WorldWide Tech & Science. Francisco De Jesús.
The legal battle between Samsung Electronics and Apple over patent infringements is showing signs of a stalemate.
Some non-Samsung affiliated patent experts say it is time for Apple to drop its anti-Android crusade, bringing an end not just to its fight with Samsung but also to other Android-using smartphone makers.
It is not immediately clear whether Apple will change its tack and become conciliatory.
A source at Samsung confirmed its stance of “no reconciliation” with Apple with its leadership wanting to see its fight through to victory.
In the latest development, Apple’s appeal to have Samsung’s Galaxy tablets banned in the Netherlands was rejected.
This followed a ruling in Germany that favored Apple.
"It’s reasonable that Apple should fully realize that battles aimed at crushing the `Android alliances’ are not truly helping its operation in anyway,’’ said an expert who is familiar with the Apple-Samsung fight. This view is gaining momentum among some experts but it is highly unlikely that the U.S. firm will change its stance overnight, considering its strong performance.
But it is widely believe that the two tech giants will be left with few other options except cross-licensing deals, an industrial norm to resolve an entanglement of a no-holds barred patent war.
In the Dutch case, Apple sued Samsung as part of its effort to impose a sales injunction on the Galaxy Tab 10.1. But the appeals court confirmed a lower court ruling and denied the request.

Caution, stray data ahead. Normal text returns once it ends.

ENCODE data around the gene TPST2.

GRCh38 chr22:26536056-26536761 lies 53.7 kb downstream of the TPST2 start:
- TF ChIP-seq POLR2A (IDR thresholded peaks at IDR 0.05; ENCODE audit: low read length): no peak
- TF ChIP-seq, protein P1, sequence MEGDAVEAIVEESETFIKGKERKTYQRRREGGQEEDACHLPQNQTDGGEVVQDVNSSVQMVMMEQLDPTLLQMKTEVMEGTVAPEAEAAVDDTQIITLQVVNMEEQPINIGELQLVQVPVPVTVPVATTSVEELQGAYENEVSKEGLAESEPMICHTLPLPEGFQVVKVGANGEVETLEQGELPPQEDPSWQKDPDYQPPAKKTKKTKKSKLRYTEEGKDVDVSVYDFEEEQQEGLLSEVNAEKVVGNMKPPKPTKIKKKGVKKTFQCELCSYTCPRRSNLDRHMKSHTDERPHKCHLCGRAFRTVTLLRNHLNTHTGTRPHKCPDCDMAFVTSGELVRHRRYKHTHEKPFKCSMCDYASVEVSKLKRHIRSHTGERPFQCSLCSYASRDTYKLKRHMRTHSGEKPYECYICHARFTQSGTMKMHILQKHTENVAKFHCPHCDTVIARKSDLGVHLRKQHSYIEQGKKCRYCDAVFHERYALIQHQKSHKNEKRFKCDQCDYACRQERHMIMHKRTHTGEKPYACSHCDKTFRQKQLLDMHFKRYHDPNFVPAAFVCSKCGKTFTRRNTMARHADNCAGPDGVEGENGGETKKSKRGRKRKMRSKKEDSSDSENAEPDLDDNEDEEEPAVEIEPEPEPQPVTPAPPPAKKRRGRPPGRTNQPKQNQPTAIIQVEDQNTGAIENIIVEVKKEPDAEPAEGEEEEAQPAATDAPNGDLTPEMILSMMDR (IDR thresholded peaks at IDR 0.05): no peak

Just before the ruling, Samsung’s effort to ban the sale of Apple products in Germany was also denied.
Apple’s representative in Korea said that he was not in a position to comment.
The chances of the lawsuits coming to an end any time soon look slim as Samsung is still insisting it doesn’t have plans to mend souring ties with Apple.
"Officially, our stance toward Apple has not changed. If Apple approaches us with a goodwill gesture, Samsung will consider whether to accept, that’s the only condition,’’ said a high-ranking executive.
Meanwhile, Samsung made a formal request with the U.S. District Court in California for Apple to completely reveal the details of its contract with wireless chipmaker Qualcomm as the company believes they will provide ``critical evidence’’ to strengthen its case.
"Apple buying Qualcomm chips is as good as paying for the patents,’’ said a document obtained by The Korea Times. Qualcomm is currently in a cross-licensing agreement with Samsung.
Another court decision is slated for this week in Germany. ``The upcoming decision by a court in Germany is more than critical. Samsung’s strategies might be different according to it,’’ said the unnamed Samsung executive.
"I doubt that Samsung wants to see a complete ban on Apple products. Samsung aims to be better positioned to have an edge in cross-licensing deals,’’ said a patent expert in Seoul, adding he expects to see a peace treaty between the technology giants.
Apple brought a suit against Samsung over claims its iPad design patents were infringed on by Samsung’s Galaxy tablet.
Samsung immediately countersued, although Apple is the biggest component buyer from the Korean firm.
The latter claimed that the former had infringed in its mobile wireless patents. Since then, the dispute has continued to spread to over 30 court cases in 10 different jurisdictions.
"Apple CEO Tim Cook should understand that the fight with Samsung hasn’t been successful so far. Apple relinquished its lead in smartphones to Samsung. Apple should return to normal business operations that are reasonable,’’ said the patent expert.